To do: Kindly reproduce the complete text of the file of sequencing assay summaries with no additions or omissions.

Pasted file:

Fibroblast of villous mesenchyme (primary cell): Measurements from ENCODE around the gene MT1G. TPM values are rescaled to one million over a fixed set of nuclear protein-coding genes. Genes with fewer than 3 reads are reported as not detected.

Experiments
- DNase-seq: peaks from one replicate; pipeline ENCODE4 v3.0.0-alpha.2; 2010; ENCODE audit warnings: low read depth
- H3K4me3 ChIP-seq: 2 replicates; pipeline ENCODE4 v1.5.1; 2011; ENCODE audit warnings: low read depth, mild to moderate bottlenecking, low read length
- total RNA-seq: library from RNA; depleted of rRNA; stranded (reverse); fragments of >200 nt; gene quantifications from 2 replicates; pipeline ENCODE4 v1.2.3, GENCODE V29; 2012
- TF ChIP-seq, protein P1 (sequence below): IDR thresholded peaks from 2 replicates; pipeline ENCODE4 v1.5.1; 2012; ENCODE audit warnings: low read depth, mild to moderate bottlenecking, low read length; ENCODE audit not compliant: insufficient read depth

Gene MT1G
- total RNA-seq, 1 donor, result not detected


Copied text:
Fibroblast of villous mesenchyme (primary cell): Measurements from ENCODE around the gene MT1G. TPM values are rescaled to one million over a fixed set of nuclear protein-coding genes. Genes with fewer than 3 reads are reported as not detected.

Experiments
- DNase-seq: peaks from one replicate; pipeline ENCODE4 v3.0.0-alpha.2; 2010; ENCODE audit warnings: low read depth
- H3K4me3 ChIP-seq: 2 replicates; pipeline ENCODE4 v1.5.1; 2011; ENCODE audit warnings: low read depth, mild to moderate bottlenecking, low read length
- total RNA-seq: library from RNA; depleted of rRNA; stranded (reverse); fragments of >200 nt; gene quantifications from 2 replicates; pipeline ENCODE4 v1.2.3, GENCODE V29; 2012
- TF ChIP-seq, protein P1 (sequence below): IDR thresholded peaks from 2 replicates; pipeline ENCODE4 v1.5.1; 2012; ENCODE audit warnings: low read depth, mild to moderate bottlenecking, low read length; ENCODE audit not compliant: insufficient read depth

Gene MT1G
- total RNA-seq, 1 donor, result not detected